.... and the same exe copied over to NP2Kai:


The same code was:

#include <stdio.h>
#include <libc/pc9800.h>

int main(){
int m;
m = __crt0_mtype;
printf("Hello, PC world\n");
printf("Hello, PC98 world\n");
return 0;

So this demonstrates that the patched DJGPP libc is working correctly, including those additional PC-98 system calls that were added.

Full write-up (and pre-built dev environment) on my wiki: http://www.target-earth.net/wiki/doku.php?id=blog:pc98_devtools


Okay, some more news.

- gcc.exe and friends run on the actual PC-98 hardware (more specifically, my PC-9821An).
- DPMI.exe from the (PC-98) MS-DOS 5.00 floppies runs on the hardware (as expected, you need a VCPI provider like HIMEM+EMM386, or VEMM486)
- go32-v2.exe which I built from the patched DGJPP 2.03 source code works

I also found some bits and pieces with VRAM access, which I'll be documenting shortly (quick version: you need to enable the 15-16MB memory hole in the PC-98 BIOS to access the PEGC VRAM linear framebuffer).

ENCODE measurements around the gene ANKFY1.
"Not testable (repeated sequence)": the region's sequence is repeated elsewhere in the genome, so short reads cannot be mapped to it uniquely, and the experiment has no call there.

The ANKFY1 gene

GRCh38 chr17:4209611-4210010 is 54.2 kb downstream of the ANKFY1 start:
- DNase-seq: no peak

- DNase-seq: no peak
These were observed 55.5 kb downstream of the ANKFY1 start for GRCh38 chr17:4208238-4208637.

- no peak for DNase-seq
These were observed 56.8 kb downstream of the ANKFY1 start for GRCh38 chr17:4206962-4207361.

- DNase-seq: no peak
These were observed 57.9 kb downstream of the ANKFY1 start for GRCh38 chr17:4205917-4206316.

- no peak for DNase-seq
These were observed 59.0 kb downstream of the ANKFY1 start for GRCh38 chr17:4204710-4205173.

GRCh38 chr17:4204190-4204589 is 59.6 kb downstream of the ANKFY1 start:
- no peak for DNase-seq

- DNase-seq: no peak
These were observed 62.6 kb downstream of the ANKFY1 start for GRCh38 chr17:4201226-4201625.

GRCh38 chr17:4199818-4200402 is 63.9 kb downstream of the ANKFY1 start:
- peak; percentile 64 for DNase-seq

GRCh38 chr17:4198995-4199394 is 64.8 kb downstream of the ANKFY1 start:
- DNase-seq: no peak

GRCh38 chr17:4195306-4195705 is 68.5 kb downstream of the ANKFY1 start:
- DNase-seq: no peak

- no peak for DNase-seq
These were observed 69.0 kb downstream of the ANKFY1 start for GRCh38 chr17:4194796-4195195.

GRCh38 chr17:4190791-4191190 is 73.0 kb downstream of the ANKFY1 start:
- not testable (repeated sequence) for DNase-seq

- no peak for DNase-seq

However, the bad new. I cannot get make.exe to work on the actual hardware. No matter what I do it doesn't find the makefile and refuses to run any targets.

GCC and friends run, once you've got your DPMI service active:


But make will simply not find/run the makefile. No matter what I name it to (MAKEFILE, MAKEFILE.TXT, MAKEFILE.SH, etc). Whether you use -f or --file=, Nothing works:


The same binaries run absolutely fine within Dosbox. I haven't tried them yet in NP21Kai.

I will say that my PC-9821An is a bit of an odd duck. I'm using the EXIDE486 IDE patch to support an 80GB IDE drive, FORMATX to create huge partitions, and the PC-98 Win98SE emergency floppy to layout a giant FAT-32 filesystem. It also refuses to load EMM386 and running MEM locks up the machine. Aside from those oddities it plays games and music fine though, so I can't really see why any of that would be related.


So make is perfectly happy running inside NP2Kai:


So it's got to be something to do with the FAT32 filesystem on my real system.